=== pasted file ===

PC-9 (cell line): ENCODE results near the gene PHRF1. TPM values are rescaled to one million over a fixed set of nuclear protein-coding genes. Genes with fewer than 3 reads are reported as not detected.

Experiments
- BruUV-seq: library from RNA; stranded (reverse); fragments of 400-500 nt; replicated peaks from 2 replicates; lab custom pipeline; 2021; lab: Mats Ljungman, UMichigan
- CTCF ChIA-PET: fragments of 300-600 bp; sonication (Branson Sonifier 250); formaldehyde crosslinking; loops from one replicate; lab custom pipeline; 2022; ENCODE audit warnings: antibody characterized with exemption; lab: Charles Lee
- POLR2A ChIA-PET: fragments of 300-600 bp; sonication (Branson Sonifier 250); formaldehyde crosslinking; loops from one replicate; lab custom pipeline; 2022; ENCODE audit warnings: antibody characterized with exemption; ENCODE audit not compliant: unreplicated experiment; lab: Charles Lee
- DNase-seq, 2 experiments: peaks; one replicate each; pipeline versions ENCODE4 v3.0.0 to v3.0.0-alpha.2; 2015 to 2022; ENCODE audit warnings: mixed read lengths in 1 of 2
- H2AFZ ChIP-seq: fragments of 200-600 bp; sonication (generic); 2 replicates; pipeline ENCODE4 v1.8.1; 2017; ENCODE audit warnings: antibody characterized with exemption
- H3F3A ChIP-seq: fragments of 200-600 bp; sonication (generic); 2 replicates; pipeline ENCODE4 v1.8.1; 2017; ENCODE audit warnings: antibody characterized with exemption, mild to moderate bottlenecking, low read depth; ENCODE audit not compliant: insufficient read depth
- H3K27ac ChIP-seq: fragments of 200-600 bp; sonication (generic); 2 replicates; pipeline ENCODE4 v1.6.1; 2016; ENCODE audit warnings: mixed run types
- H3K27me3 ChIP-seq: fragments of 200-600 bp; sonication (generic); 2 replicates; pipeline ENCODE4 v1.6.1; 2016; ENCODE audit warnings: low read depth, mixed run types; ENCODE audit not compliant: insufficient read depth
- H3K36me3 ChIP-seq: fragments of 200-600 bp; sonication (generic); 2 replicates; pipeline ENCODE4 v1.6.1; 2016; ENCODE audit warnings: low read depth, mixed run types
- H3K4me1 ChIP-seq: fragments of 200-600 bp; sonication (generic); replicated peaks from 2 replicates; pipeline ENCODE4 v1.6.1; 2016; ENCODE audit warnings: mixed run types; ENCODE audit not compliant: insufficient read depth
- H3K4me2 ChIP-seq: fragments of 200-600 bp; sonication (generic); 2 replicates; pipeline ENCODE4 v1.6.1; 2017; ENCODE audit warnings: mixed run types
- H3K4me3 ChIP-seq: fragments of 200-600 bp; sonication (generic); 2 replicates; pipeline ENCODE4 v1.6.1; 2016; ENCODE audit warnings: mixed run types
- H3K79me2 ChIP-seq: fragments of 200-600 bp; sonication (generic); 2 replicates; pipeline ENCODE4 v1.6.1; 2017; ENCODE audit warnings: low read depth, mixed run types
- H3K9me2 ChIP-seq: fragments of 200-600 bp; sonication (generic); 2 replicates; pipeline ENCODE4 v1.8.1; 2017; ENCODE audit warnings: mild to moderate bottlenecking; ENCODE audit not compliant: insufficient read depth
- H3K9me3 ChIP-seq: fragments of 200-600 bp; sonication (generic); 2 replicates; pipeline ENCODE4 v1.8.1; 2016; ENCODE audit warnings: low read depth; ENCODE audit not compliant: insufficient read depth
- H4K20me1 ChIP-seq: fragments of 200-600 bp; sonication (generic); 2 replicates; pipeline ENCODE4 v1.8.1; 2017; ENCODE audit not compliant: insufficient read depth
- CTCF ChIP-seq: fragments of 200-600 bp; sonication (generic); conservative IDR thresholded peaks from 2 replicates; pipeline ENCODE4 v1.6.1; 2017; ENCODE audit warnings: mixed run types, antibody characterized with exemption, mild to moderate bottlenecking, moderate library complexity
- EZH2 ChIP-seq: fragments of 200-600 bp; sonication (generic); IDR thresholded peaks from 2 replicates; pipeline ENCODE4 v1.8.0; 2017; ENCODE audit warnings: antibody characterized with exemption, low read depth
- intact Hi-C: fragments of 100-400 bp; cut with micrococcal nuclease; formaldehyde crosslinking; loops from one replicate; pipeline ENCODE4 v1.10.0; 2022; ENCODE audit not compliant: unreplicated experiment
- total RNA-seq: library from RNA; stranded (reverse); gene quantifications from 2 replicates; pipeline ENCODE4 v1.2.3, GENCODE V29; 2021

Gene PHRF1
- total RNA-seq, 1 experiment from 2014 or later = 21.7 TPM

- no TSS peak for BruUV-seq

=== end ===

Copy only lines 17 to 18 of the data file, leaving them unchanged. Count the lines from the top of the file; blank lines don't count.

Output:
- H3K9me3 ChIP-seq: fragments of 200-600 bp; sonication (generic); 2 replicates; pipeline ENCODE4 v1.8.1; 2016; ENCODE audit warnings: low read depth; ENCODE audit not compliant: insufficient read depth
- H4K20me1 ChIP-seq: fragments of 200-600 bp; sonication (generic); 2 replicates; pipeline ENCODE4 v1.8.1; 2017; ENCODE audit not compliant: insufficient read depth